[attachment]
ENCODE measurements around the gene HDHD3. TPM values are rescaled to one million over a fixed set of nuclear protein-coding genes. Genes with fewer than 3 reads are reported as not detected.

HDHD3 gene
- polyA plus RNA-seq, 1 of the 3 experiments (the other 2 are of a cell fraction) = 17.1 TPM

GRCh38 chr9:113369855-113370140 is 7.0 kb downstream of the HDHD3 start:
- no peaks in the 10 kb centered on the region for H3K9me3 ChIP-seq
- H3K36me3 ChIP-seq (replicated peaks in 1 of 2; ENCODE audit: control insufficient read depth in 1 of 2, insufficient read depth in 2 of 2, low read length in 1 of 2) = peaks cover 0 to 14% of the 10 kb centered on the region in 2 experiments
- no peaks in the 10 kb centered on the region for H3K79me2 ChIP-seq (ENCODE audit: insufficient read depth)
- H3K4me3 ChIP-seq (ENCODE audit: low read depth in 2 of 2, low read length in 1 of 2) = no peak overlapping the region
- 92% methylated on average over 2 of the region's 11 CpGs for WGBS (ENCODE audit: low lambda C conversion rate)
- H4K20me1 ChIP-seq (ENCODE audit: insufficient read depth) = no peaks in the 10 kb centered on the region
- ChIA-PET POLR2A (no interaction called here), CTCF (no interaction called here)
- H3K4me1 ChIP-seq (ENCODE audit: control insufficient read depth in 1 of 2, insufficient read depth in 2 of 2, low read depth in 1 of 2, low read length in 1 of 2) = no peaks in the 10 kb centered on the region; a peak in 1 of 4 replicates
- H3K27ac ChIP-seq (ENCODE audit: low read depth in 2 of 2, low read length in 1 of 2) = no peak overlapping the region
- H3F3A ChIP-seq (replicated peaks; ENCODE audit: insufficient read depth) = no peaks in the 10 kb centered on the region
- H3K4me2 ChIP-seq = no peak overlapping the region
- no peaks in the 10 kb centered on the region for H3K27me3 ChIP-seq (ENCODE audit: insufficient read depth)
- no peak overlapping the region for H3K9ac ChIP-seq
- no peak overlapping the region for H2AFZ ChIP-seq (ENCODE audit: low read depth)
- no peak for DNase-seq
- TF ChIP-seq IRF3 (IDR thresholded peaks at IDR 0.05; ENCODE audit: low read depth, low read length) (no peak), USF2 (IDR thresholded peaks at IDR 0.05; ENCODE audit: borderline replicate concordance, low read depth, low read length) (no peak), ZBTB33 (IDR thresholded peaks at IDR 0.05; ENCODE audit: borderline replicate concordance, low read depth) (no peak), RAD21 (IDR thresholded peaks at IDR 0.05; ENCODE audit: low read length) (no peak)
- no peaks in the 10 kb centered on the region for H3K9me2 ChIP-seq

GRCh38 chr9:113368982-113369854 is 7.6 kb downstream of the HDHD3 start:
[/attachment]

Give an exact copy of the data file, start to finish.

ENCODE measurements around the gene HDHD3. TPM values are rescaled to one million over a fixed set of nuclear protein-coding genes. Genes with fewer than 3 reads are reported as not detected.

HDHD3 gene
- polyA plus RNA-seq, 1 of the 3 experiments (the other 2 are of a cell fraction) = 17.1 TPM

GRCh38 chr9:113369855-113370140 is 7.0 kb downstream of the HDHD3 start:
- no peaks in the 10 kb centered on the region for H3K9me3 ChIP-seq
- H3K36me3 ChIP-seq (replicated peaks in 1 of 2; ENCODE audit: control insufficient read depth in 1 of 2, insufficient read depth in 2 of 2, low read length in 1 of 2) = peaks cover 0 to 14% of the 10 kb centered on the region in 2 experiments
- no peaks in the 10 kb centered on the region for H3K79me2 ChIP-seq (ENCODE audit: insufficient read depth)
- H3K4me3 ChIP-seq (ENCODE audit: low read depth in 2 of 2, low read length in 1 of 2) = no peak overlapping the region
- 92% methylated on average over 2 of the region's 11 CpGs for WGBS (ENCODE audit: low lambda C conversion rate)
- H4K20me1 ChIP-seq (ENCODE audit: insufficient read depth) = no peaks in the 10 kb centered on the region
- ChIA-PET POLR2A (no interaction called here), CTCF (no interaction called here)
- H3K4me1 ChIP-seq (ENCODE audit: control insufficient read depth in 1 of 2, insufficient read depth in 2 of 2, low read depth in 1 of 2, low read length in 1 of 2) = no peaks in the 10 kb centered on the region; a peak in 1 of 4 replicates
- H3K27ac ChIP-seq (ENCODE audit: low read depth in 2 of 2, low read length in 1 of 2) = no peak overlapping the region
- H3F3A ChIP-seq (replicated peaks; ENCODE audit: insufficient read depth) = no peaks in the 10 kb centered on the region
- H3K4me2 ChIP-seq = no peak overlapping the region
- no peaks in the 10 kb centered on the region for H3K27me3 ChIP-seq (ENCODE audit: insufficient read depth)
- no peak overlapping the region for H3K9ac ChIP-seq
- no peak overlapping the region for H2AFZ ChIP-seq (ENCODE audit: low read depth)
- no peak for DNase-seq
- TF ChIP-seq IRF3 (IDR thresholded peaks at IDR 0.05; ENCODE audit: low read depth, low read length) (no peak), USF2 (IDR thresholded peaks at IDR 0.05; ENCODE audit: borderline replicate concordance, low read depth, low read length) (no peak), ZBTB33 (IDR thresholded peaks at IDR 0.05; ENCODE audit: borderline replicate concordance, low read depth) (no peak), RAD21 (IDR thresholded peaks at IDR 0.05; ENCODE audit: low read length) (no peak)
- no peaks in the 10 kb centered on the region for H3K9me2 ChIP-seq

GRCh38 chr9:113368982-113369854 is 7.6 kb downstream of the HDHD3 start: